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Market Instruments and the Protection of Natural Resources

Market Instruments and the Protection of Natural Resources

Critical Issues in Environmental Taxation series

Edited by Natalie P. Stoianoff, Larry Kreiser, Bill Butcher, Janet E. Milne and Hope Ashiabor

Only through a concerted global effort can we protect our natural resources, save our precious natural environment, and indeed our future. But pressures on natural resources come from many directions such as overuse, mismanagement and contamination. This much-needed book reviews and evaluates the use of market and fiscal instruments in protecting our natural resources, from rural to marine environments. Market instruments that are designed to protect the global atmosphere are evaluated, along with carbon instruments and environmental tax incentives. Meanwhile, consideration is given to shifting the tax burden to achieve environmentally responsible outcomes, balancing sustainable use and natural resource protection, and protecting water resources.

Chapter 13: Paris: The dilemmas of international climate change negotiations and the role of linked Emissions Trading Schemes in the post-2020 regime

Elena de Lemos Pinto Aydos

Subjects: environment, environmental economics, environmental law, environmental politics and policy, law - academic, energy law, environmental law, tax law and fiscal policy, politics and public policy, environmental politics and policy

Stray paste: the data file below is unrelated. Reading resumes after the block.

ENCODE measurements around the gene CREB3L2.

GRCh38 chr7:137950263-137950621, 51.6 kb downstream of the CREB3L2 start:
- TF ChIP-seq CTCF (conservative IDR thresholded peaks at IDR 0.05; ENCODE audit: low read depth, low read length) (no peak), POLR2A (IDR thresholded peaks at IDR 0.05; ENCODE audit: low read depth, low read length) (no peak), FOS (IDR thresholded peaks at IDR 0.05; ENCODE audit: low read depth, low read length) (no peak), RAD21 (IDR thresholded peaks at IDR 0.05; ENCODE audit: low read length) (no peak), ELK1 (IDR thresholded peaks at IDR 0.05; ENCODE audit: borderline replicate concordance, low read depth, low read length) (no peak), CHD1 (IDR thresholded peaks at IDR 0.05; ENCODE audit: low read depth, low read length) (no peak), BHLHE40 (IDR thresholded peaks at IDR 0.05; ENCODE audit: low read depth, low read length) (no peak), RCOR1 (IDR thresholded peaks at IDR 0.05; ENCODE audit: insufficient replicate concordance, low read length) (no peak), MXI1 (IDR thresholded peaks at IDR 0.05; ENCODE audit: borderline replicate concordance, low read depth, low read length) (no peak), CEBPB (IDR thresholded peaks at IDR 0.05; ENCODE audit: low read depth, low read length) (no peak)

In 1994, a near-universal assembly of countries under the auspices of the United Nations Framework Convention on Climate Change (UNFCCC) recognised that the increasing concentration of greenhouse gases (GHG) in the atmosphere from anthropogenic sources is causing climate change and its adverse effects are a common concern for humankind. Parties agreed for the first time in 2009 that the increase in global temperature should be below 2°C above pre-industrial temperature. Paradoxically, the same nations have failed for over a decade to achieve an effective, legally binding agreement to reduce global GHG emissions. A new paradigm of international cooperation is now being shaped, based on universal—but not uniform—participation, reflecting national circumstances. Complementing the multilateral platform, there is a proliferation of regional approaches to climate change mitigation and adaptation. It is therefore the right moment to reflect on the decade-long impasse of international negotiations under the auspices of the UNFCCC, in order to understand the challenges and opportunities that have materialised in this process.

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